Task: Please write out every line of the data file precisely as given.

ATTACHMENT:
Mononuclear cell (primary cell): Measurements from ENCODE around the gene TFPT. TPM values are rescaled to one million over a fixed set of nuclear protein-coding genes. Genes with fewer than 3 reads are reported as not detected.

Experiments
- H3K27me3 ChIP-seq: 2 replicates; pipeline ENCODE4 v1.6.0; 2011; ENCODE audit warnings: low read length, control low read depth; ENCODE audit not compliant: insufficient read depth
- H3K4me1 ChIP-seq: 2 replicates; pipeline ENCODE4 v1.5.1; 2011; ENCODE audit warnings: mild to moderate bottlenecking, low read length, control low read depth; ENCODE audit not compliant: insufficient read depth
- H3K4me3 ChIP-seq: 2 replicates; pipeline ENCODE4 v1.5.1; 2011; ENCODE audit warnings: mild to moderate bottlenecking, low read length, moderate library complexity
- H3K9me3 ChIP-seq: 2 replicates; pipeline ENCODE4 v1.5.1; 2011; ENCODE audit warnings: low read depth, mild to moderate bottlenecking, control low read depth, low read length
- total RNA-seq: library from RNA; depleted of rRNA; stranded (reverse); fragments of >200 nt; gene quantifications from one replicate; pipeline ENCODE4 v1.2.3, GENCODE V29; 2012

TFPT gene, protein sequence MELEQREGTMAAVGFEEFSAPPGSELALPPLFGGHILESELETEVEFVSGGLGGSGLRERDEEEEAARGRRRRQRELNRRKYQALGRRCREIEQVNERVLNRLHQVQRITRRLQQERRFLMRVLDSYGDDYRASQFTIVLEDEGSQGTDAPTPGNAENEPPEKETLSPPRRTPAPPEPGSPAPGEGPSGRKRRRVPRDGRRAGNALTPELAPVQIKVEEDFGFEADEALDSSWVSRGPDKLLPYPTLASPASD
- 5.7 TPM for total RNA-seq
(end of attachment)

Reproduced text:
Mononuclear cell (primary cell): Measurements from ENCODE around the gene TFPT. TPM values are rescaled to one million over a fixed set of nuclear protein-coding genes. Genes with fewer than 3 reads are reported as not detected.

Experiments
- H3K27me3 ChIP-seq: 2 replicates; pipeline ENCODE4 v1.6.0; 2011; ENCODE audit warnings: low read length, control low read depth; ENCODE audit not compliant: insufficient read depth
- H3K4me1 ChIP-seq: 2 replicates; pipeline ENCODE4 v1.5.1; 2011; ENCODE audit warnings: mild to moderate bottlenecking, low read length, control low read depth; ENCODE audit not compliant: insufficient read depth
- H3K4me3 ChIP-seq: 2 replicates; pipeline ENCODE4 v1.5.1; 2011; ENCODE audit warnings: mild to moderate bottlenecking, low read length, moderate library complexity
- H3K9me3 ChIP-seq: 2 replicates; pipeline ENCODE4 v1.5.1; 2011; ENCODE audit warnings: low read depth, mild to moderate bottlenecking, control low read depth, low read length
- total RNA-seq: library from RNA; depleted of rRNA; stranded (reverse); fragments of >200 nt; gene quantifications from one replicate; pipeline ENCODE4 v1.2.3, GENCODE V29; 2012

TFPT gene, protein sequence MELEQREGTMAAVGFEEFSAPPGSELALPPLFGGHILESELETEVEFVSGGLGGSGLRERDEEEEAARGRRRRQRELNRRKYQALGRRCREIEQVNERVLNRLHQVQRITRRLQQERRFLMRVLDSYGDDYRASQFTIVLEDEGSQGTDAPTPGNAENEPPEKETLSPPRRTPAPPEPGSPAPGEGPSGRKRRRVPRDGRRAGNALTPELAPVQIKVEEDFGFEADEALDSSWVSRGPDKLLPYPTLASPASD
- 5.7 TPM for total RNA-seq